Saturday, April 6, 2013

F is for Carl Franklin, Director Anonymous

The letter F could certainly stand for Peter Fonda, who starred in two of Roger Corman’s most radically countercultural films, The Wild Angels and The Trip. But I’d rather pay tribute to the unsung, and immensely talented, Carl Franklin. Though his name isn’t famous, he’s directed several of the biggest stars in the business, like Denzel Washington (Devil in a Blue Dress, Out of Time) and Meryl Streep (nominated for an Oscar for her role in One True Thing). Early this year Carl made a splash among critics for writing and directing a screen adaptation of a classic Chicano work of magic realism, Bless Me, Ultima.

When I first met him at Concorde-New Horizons, Carl was a sometime actor who’d just earned a graduate degree in directing from the American Film Institute. On the strength of his thesis film, he’d been hired by Roger’s wife, Julie Corman, to helm an intricate little drama set in a small Texas town. The script, by an amiable Texan named Jackson Barr, was titled Caddo Lake, but the film was eventually released as Nowhere to Run. I conferred with Carl a lot on the shooting script, and even headed off potential disaster by discovering – and persuading a lot of skeptics --  that two pages were out of order in a key scene. Maybe that’s why Carl gave me the bit part of a birdwatcher . . .  or maybe I really do look like I should be out spotting loons on a Texas lake at the crack of dawn. (We filmed in Southern California, and that Texas lake was actually part of a secluded housing development called Lake Malibu.)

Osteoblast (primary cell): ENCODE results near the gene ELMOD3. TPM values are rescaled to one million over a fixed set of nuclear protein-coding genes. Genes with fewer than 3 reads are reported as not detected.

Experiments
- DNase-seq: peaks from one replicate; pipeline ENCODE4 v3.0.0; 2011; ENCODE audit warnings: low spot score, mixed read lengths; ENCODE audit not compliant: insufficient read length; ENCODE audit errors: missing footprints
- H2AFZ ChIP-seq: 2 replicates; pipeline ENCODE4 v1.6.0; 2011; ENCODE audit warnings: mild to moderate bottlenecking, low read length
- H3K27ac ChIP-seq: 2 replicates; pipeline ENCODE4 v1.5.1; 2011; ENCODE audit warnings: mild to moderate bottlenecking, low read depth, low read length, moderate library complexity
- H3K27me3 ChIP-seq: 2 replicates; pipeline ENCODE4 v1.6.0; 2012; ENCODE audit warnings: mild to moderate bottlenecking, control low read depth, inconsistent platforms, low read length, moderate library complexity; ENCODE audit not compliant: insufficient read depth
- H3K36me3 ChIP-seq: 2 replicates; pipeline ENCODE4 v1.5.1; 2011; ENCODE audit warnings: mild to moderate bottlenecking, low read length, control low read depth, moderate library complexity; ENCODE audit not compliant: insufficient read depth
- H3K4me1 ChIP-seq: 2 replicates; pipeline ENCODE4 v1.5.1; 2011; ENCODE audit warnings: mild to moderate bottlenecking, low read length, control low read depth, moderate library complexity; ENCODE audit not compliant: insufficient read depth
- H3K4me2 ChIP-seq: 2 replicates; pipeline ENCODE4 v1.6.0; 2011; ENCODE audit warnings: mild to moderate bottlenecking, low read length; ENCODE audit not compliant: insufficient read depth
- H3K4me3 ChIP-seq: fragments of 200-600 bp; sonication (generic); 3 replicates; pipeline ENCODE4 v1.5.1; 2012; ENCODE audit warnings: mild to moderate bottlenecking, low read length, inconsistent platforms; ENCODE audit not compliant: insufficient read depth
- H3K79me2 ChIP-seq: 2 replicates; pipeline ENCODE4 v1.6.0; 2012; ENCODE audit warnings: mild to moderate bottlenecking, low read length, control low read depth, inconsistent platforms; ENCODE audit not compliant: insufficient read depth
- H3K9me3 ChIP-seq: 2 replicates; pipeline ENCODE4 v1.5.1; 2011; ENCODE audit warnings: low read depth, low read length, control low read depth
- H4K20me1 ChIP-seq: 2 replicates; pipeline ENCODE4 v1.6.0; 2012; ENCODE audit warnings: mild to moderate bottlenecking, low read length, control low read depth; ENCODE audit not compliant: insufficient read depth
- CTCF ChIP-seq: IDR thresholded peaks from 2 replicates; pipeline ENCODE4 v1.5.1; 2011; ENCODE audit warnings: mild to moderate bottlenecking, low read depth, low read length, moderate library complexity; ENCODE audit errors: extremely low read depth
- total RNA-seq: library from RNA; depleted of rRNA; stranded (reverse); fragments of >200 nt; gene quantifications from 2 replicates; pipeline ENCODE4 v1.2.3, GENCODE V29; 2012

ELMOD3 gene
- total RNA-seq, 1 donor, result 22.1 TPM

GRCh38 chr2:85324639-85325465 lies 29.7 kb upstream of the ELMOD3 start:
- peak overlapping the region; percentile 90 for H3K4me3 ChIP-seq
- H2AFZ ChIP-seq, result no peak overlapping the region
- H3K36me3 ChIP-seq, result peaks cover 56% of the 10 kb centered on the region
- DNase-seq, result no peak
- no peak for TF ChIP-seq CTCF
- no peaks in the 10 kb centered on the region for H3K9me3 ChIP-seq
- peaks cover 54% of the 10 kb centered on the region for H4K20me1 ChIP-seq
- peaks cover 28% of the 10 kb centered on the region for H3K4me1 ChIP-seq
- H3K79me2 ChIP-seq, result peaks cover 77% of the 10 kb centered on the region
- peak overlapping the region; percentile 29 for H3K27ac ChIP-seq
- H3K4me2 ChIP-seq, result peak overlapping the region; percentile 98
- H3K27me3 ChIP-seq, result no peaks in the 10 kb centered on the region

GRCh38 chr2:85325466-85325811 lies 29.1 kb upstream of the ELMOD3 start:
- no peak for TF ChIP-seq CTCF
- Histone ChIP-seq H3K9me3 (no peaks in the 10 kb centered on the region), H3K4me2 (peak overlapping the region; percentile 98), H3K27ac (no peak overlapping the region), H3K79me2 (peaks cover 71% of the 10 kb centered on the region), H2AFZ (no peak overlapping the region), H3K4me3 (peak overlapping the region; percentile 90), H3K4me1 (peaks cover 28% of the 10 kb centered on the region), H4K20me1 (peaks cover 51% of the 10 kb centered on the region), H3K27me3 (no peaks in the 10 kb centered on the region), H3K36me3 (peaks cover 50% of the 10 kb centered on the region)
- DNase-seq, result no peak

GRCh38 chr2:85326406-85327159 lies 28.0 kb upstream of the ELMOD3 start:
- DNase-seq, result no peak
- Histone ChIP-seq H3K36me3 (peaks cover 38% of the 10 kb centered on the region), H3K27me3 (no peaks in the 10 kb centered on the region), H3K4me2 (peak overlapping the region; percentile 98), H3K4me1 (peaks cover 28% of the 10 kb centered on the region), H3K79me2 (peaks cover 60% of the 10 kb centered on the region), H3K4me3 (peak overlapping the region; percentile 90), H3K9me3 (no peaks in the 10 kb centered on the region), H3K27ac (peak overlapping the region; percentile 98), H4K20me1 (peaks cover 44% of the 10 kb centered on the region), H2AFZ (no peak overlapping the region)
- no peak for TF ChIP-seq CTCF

After Nowhere to Run, Carl packed his suitcase for some overseas Corman thrillers. He shot a Vietnam drama, Eye of the Eagle II, in the Philippines, where he almost became the victim of a real-life crime. He has told an L.A. radio host how, while relaxing in a Manila nightspot, he was drugged with an animal tranquilizer, probably by someone planning to rob him. Possibly, it was an attempt at something more sinister, like a kidnapping by a revolutionary group. Said Carl to host Elvis Mitchell, “Which would have been hilarious, man. Can you imagine the rebels contacting Roger Corman and asking for ransom? Can you imagine that? [imitating Corman’s deep baritone] ‘A million dollars! I can do six films for that!’”

I have much more to say about Carl and his break-through indie, One False Move, but I’ll save that until I've survived the A to Z Challenge


  1. I enjoyed Carol Franklin's performances when he acted - especially in a mostly-forgotten NBC series from the Star Wars driven sci fi craze of 1977 - The Fantastic Journey - and I've enjoyed his directorial work as well. I will save my One False Move comments for that later post - but I did want to mention his other movie - the last he did before One False Move and its effects on his career - Full Fathom Five - the New Horizons answer to The Hunt for Red October - a decent low budget movie. Excellent use of your spotlight here, Ms. G!

  2. Thanks, Mr. E. Not many people remember Carl as an actor, but he has a nice natural quality. Full Fathom Five (shot in Peru -- see my upcoming post on Luis Llosa) was not Concorde's finest hour, mostly because we didn't have a very convincing submarine set to work with.

  3. I'm glad to find you via A to Z, and I'm looking forward to more interesting anecdotes! I'm not familiar with Carl Franklin per se, but I did see Devil in a Blue Dress long ago.

    Jenny at Choice City Native

  4. Welcome, Jenny. I checked out your site with its wonderful photos. I especially liked all those guitars. I live down the street from a classic L.A. folk music place, McCabe's, and I have always enjoyed seeing walls full of those gorgeous instruments. Why is Fort Collins called The Choice City? (As in "Freedom of"?) Glad you've enjoyed my posts. I worked in the Roger Corman world of low-budget movies for nearly a decade, and I have loads of terrific insider stories. Do visit me in Movieland again!